Basically, once I am certain they are in swarm mode (queen cells or even just eggs in queen cups), I comb the hive for the queen. I have sometimes had to go through the hive twice, as a hive in swarm mode has a ton of honey bees. Once I find the queen, I put her in a Nuc with a couple of frames of brood, 1 frame of honey, 1 frame of pollen and a frame of foundation (need to give them something to do.)

If I am really luckly, I will catch them building queen cells with larva in them (or capped queen cells.) This allows me to create multiple Nucs, depending on the number of cells (at least 2 cells per Nuc is my rule.) In this case, my only rule is to leave 2 in the parent hive. Everything else is free game for a new Nuc.

For the parent hive, the waiting game begins. After 3 to 4 weeks, I want to find the new queen (or at least evidence of her) in the parent hive. If I do not, they receive a frame of eggs from the old queen (now building up in a Nuc). Most of the time, a new queen is going strong and I just missed her or any evidence of her. In that case, they just raise the frame of eggs to join the current workforce. But, sometimes there is no queen and they use the eggs to raise a new one. The waiting game begins again.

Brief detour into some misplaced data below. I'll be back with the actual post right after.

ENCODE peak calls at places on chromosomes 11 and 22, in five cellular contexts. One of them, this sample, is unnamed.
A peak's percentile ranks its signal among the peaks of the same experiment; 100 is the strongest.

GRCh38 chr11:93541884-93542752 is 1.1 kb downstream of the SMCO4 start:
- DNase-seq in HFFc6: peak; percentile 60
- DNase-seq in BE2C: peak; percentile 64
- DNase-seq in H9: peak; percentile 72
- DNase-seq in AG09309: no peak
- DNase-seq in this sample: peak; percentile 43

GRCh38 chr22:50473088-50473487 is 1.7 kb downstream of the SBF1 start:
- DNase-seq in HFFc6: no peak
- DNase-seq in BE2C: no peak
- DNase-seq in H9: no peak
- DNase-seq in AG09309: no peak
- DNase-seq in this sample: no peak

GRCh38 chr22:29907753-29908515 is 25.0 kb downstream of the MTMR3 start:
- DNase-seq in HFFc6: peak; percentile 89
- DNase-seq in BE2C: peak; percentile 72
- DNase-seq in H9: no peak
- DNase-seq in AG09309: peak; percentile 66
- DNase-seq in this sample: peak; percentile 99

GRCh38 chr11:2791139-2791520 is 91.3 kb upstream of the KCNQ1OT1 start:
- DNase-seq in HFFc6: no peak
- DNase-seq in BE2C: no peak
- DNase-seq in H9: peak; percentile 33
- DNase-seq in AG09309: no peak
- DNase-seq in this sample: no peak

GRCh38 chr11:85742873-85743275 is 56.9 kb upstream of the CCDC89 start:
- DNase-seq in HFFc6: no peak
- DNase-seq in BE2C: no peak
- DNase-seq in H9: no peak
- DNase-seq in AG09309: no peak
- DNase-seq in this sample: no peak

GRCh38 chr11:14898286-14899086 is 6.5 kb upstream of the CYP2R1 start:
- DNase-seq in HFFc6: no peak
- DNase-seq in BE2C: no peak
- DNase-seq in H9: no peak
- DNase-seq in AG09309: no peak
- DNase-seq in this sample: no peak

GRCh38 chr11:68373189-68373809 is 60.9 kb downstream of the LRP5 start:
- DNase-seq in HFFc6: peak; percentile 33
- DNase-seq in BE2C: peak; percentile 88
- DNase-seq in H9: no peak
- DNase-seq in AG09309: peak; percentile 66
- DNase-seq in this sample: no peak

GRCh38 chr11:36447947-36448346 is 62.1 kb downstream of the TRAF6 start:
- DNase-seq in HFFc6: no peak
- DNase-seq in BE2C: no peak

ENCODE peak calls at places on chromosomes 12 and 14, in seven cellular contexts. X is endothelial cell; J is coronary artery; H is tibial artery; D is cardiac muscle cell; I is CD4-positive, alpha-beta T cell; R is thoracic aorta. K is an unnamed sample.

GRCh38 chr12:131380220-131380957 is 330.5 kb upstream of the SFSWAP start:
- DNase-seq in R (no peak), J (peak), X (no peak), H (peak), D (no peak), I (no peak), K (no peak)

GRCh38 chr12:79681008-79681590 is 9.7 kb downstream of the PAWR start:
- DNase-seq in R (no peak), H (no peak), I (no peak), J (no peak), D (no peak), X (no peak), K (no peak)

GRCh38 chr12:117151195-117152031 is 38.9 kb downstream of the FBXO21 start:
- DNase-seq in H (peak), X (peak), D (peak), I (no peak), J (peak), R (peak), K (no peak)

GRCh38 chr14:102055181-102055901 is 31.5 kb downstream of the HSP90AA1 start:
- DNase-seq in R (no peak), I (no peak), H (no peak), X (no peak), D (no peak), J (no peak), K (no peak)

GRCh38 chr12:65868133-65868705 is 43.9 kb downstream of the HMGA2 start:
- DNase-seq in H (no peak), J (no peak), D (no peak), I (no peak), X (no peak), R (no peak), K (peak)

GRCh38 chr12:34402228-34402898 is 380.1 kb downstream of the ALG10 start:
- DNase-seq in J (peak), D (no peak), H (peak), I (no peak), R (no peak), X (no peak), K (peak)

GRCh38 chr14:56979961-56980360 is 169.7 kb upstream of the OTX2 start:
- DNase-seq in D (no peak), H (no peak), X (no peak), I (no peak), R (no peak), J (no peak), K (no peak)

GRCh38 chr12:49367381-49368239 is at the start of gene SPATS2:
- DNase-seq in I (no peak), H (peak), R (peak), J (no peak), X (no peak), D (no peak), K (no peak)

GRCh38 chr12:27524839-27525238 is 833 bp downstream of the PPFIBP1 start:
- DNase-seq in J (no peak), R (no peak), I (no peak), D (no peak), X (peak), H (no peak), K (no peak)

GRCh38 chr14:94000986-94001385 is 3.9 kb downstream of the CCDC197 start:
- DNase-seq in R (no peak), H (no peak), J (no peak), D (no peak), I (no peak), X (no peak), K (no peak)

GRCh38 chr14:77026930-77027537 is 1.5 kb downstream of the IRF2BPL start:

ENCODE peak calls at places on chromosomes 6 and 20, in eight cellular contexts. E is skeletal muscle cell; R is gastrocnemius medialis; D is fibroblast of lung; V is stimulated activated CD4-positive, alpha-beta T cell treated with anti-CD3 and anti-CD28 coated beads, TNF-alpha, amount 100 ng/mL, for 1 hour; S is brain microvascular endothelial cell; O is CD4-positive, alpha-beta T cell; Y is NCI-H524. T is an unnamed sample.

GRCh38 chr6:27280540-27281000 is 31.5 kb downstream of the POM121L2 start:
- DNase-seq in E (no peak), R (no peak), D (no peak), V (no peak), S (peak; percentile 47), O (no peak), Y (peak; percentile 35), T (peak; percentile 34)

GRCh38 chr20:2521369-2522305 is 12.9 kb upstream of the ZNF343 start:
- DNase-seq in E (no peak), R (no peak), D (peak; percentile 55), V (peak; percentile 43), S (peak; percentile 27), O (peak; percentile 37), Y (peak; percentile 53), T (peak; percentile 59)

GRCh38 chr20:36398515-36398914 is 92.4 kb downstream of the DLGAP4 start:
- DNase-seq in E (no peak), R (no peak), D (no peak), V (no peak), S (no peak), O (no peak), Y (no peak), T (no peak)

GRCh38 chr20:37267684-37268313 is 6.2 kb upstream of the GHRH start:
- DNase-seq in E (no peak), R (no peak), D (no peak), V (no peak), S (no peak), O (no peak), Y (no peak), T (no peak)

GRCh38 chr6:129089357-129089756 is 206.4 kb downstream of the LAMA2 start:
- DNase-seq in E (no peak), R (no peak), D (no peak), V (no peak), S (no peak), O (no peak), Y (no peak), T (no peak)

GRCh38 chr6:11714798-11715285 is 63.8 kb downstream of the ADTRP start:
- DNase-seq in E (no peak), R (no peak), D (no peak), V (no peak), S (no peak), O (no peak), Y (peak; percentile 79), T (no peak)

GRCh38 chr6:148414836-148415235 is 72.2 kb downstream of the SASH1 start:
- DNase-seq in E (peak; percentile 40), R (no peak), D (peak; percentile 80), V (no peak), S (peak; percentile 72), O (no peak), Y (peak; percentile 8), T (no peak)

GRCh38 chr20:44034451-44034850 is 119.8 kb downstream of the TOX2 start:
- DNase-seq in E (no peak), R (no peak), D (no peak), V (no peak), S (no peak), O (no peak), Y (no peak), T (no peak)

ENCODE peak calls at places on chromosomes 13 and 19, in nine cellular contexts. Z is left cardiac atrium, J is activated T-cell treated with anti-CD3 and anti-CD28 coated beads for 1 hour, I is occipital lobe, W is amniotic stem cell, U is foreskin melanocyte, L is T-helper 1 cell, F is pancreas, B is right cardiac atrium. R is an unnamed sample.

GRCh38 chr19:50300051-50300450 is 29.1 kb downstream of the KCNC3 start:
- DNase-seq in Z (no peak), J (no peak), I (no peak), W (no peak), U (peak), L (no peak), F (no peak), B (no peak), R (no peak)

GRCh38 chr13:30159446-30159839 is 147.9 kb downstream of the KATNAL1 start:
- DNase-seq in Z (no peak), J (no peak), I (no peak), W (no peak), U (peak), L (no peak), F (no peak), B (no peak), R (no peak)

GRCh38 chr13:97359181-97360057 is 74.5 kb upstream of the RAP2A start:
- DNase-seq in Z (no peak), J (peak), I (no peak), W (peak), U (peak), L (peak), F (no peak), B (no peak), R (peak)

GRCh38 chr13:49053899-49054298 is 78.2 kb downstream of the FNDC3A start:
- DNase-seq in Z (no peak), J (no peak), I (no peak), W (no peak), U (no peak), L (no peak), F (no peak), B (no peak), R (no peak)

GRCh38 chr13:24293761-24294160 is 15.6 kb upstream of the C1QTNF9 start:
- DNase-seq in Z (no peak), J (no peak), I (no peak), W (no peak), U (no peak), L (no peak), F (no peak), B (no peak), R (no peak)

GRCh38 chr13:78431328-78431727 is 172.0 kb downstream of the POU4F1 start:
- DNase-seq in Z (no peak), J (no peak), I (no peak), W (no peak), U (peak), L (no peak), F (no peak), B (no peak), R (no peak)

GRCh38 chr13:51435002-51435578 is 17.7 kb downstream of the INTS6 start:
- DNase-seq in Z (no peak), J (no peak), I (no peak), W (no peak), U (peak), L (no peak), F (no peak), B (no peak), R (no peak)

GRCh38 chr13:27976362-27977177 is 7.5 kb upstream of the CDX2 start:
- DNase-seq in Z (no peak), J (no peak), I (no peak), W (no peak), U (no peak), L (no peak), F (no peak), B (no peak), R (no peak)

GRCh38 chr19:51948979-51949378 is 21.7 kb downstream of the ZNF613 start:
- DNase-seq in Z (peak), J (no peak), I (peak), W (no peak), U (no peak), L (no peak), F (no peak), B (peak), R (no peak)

For the Nuc (led by the old queen), a proven queen pretty much guarantees the establishment of the new spin-off colony. The added benefit is that I have a good queen (made it through the Winter and likes to raise hard working, healthy bees) in a Nuc now. I can use her eggs to create more Queens/Nucs or her brood to simply fortify an existing hive. A primary goal of this Nuc is to spread some of these genetics to some of my other apiaries and then, if strong enough, build up into another hive or become a Nuc for overwintering. In the meantime, I am able to use their resources for a variety of other good purposes (a frame of brood to fortify a struggling hive/nuc, eggs to requeen a cranky hive, or a spare queen for an emergency.)

By taking the old queen, the bees are broken out of swarm mode most of the time. They either think she has already swarmed or they simply go into survival mode (we need ourselves a new queen! The old one is gone!) But, in some cases, they continue on with the swarm mode – raising several queens and swarm a time or two with the virgins. I believe this primarily happens when you use frames of foundation to swap out the frames for your Nuc’s. In my hives, they simply ignore the frames of foundation in these early days (no main flow going, just a dribble starting in) and do not draw them out. So, removing the frames also reduces the space of the hive. So, they continue on with the swarm. I have also found that some queen lines simply are very hard to stop from swarming, no matter what you do. The only 100% way to deal with these bees is to actually split and break them down into Nuc’s. Moving the hive (3+ miles) also seems to stop these hives from swarming, for reasons that I am not sure of yet.

3 comments to Nucs, Early Spring

  • Nick

    Hello;

    I am an interested starting Beekeeper living in Northern Virginia, (Oakton) and am interested in a nuc in the spring, please let me know.

  • Robert

    I would like to order 2 Nucs
    How do i contact you

  • Sorry for the confusion, Robert. You make a good point. I need to make it easier and clearer – usability is poor on this page. I will resolve shortly.

    In the meantime, I have emailed you.